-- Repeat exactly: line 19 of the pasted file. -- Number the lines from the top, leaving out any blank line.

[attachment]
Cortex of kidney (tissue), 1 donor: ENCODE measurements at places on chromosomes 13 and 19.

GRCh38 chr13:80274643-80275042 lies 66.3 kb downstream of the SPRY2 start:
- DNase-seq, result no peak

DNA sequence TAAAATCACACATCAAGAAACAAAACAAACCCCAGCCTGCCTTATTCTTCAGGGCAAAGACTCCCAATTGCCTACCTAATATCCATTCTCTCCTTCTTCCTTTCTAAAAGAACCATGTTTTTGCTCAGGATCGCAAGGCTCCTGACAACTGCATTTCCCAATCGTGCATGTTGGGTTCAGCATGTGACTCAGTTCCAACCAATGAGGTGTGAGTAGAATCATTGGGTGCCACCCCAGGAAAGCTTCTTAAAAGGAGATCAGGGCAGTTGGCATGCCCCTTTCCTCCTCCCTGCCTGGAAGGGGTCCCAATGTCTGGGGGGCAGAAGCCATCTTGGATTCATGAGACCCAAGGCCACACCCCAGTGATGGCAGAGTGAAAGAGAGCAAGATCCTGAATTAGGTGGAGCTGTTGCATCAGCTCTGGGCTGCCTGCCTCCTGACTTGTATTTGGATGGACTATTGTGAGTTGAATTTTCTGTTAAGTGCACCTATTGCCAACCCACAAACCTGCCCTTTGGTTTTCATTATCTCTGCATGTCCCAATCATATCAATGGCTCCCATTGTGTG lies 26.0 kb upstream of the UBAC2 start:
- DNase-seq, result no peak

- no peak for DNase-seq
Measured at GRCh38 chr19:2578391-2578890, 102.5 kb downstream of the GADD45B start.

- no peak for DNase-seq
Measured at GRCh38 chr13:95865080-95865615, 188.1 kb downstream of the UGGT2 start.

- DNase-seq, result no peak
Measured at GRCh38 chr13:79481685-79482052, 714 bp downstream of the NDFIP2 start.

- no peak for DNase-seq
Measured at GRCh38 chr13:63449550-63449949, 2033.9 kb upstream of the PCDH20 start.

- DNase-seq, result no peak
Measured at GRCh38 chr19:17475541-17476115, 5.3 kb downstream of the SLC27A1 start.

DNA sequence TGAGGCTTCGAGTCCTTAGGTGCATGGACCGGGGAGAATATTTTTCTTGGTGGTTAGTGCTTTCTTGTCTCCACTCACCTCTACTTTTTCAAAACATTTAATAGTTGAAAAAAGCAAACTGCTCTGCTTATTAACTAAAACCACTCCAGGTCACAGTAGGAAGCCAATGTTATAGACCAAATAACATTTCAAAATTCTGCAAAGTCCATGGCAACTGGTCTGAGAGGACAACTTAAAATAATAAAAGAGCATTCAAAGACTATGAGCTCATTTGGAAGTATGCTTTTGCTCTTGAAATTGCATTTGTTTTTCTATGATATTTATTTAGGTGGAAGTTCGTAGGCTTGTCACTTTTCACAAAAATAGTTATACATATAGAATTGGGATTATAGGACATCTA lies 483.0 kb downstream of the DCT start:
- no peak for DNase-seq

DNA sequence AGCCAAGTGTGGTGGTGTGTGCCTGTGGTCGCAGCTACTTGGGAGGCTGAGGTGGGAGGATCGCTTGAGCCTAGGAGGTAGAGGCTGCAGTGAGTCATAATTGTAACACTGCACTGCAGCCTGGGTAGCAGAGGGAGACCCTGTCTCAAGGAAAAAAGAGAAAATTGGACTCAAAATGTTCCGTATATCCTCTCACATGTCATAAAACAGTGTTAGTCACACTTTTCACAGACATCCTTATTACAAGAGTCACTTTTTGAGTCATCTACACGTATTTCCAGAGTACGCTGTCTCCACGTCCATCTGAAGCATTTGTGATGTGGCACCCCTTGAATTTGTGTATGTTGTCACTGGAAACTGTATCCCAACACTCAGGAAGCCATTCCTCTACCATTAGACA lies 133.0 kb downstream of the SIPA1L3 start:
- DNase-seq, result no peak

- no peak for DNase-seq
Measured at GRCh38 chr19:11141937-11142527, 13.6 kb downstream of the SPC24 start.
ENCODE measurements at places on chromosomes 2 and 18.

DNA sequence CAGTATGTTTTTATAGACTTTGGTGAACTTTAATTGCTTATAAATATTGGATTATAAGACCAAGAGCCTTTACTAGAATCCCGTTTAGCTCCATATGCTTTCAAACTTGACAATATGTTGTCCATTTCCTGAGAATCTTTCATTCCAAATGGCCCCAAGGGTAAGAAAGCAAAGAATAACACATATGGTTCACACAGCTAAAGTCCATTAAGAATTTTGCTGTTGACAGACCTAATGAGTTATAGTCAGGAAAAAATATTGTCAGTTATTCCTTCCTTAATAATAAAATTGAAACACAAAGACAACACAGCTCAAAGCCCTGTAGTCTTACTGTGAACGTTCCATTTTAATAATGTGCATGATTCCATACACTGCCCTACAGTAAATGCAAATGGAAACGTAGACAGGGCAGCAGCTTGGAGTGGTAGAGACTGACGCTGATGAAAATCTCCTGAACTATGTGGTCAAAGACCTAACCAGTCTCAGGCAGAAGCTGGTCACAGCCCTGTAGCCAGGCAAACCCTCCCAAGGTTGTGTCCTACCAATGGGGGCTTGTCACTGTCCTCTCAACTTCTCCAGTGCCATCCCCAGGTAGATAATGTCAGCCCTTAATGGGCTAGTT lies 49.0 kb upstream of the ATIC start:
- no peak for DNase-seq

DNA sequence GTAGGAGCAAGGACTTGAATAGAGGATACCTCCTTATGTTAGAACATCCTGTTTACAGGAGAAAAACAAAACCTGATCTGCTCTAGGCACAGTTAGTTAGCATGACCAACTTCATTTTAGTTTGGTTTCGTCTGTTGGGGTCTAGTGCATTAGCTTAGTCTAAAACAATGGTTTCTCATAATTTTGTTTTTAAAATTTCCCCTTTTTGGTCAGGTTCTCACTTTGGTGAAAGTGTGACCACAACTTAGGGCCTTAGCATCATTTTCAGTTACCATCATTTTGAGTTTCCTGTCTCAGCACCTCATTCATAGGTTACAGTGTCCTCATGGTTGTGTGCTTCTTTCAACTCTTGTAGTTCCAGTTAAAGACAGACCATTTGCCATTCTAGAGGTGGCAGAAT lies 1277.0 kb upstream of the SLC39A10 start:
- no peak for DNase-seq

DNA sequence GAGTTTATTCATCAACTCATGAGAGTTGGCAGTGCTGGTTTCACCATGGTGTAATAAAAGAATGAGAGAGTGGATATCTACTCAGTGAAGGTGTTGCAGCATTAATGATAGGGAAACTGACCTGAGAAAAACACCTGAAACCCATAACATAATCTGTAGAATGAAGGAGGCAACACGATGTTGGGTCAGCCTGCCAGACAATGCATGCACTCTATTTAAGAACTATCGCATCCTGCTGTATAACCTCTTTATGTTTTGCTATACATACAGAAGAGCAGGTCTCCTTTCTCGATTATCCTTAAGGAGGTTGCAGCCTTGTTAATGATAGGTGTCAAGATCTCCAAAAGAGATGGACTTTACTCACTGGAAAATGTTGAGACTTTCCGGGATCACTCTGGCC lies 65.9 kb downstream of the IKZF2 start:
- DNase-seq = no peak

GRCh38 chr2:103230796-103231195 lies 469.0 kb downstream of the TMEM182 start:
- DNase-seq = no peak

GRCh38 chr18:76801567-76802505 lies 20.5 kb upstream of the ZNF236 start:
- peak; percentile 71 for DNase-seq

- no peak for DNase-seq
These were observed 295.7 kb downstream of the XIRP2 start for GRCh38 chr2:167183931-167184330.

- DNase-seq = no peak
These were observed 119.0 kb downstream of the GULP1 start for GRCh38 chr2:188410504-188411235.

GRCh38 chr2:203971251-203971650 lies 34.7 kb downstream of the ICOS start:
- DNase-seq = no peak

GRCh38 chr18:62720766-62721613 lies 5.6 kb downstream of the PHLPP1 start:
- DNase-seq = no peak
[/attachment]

- DNase-seq, result no peak